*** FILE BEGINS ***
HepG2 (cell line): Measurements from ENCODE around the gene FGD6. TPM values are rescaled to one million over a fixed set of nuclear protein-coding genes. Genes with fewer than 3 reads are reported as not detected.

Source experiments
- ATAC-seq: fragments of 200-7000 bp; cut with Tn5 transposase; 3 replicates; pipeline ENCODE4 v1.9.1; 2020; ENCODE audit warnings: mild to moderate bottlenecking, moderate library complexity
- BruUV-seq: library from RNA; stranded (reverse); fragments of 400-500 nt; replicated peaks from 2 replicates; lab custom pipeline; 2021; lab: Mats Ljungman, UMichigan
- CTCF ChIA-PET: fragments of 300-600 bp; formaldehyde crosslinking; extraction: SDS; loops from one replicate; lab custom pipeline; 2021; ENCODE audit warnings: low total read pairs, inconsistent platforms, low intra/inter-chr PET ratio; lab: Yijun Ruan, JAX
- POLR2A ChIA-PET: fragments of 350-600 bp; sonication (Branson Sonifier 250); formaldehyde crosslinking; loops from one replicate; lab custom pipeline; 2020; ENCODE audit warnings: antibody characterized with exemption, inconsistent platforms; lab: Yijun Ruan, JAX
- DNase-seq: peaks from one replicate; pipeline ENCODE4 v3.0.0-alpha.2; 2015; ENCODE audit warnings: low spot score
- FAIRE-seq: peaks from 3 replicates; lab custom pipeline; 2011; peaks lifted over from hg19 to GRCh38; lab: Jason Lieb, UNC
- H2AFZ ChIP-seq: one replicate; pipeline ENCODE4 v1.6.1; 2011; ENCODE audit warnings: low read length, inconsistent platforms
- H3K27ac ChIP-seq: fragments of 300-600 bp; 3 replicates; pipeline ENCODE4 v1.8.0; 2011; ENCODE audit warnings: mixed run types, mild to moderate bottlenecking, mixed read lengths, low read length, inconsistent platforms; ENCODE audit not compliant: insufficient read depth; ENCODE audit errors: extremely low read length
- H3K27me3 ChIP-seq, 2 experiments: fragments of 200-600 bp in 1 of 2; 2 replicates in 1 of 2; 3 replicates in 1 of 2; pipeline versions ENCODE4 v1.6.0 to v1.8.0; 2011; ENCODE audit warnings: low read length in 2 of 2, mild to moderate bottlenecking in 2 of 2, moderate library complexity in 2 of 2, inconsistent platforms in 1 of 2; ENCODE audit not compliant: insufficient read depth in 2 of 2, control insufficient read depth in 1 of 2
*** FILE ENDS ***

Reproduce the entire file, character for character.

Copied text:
HepG2 (cell line): Measurements from ENCODE around the gene FGD6. TPM values are rescaled to one million over a fixed set of nuclear protein-coding genes. Genes with fewer than 3 reads are reported as not detected.

Source experiments
- ATAC-seq: fragments of 200-7000 bp; cut with Tn5 transposase; 3 replicates; pipeline ENCODE4 v1.9.1; 2020; ENCODE audit warnings: mild to moderate bottlenecking, moderate library complexity
- BruUV-seq: library from RNA; stranded (reverse); fragments of 400-500 nt; replicated peaks from 2 replicates; lab custom pipeline; 2021; lab: Mats Ljungman, UMichigan
- CTCF ChIA-PET: fragments of 300-600 bp; formaldehyde crosslinking; extraction: SDS; loops from one replicate; lab custom pipeline; 2021; ENCODE audit warnings: low total read pairs, inconsistent platforms, low intra/inter-chr PET ratio; lab: Yijun Ruan, JAX
- POLR2A ChIA-PET: fragments of 350-600 bp; sonication (Branson Sonifier 250); formaldehyde crosslinking; loops from one replicate; lab custom pipeline; 2020; ENCODE audit warnings: antibody characterized with exemption, inconsistent platforms; lab: Yijun Ruan, JAX
- DNase-seq: peaks from one replicate; pipeline ENCODE4 v3.0.0-alpha.2; 2015; ENCODE audit warnings: low spot score
- FAIRE-seq: peaks from 3 replicates; lab custom pipeline; 2011; peaks lifted over from hg19 to GRCh38; lab: Jason Lieb, UNC
- H2AFZ ChIP-seq: one replicate; pipeline ENCODE4 v1.6.1; 2011; ENCODE audit warnings: low read length, inconsistent platforms
- H3K27ac ChIP-seq: fragments of 300-600 bp; 3 replicates; pipeline ENCODE4 v1.8.0; 2011; ENCODE audit warnings: mixed run types, mild to moderate bottlenecking, mixed read lengths, low read length, inconsistent platforms; ENCODE audit not compliant: insufficient read depth; ENCODE audit errors: extremely low read length
- H3K27me3 ChIP-seq, 2 experiments: fragments of 200-600 bp in 1 of 2; 2 replicates in 1 of 2; 3 replicates in 1 of 2; pipeline versions ENCODE4 v1.6.0 to v1.8.0; 2011; ENCODE audit warnings: low read length in 2 of 2, mild to moderate bottlenecking in 2 of 2, moderate library complexity in 2 of 2, inconsistent platforms in 1 of 2; ENCODE audit not compliant: insufficient read depth in 2 of 2, control insufficient read depth in 1 of 2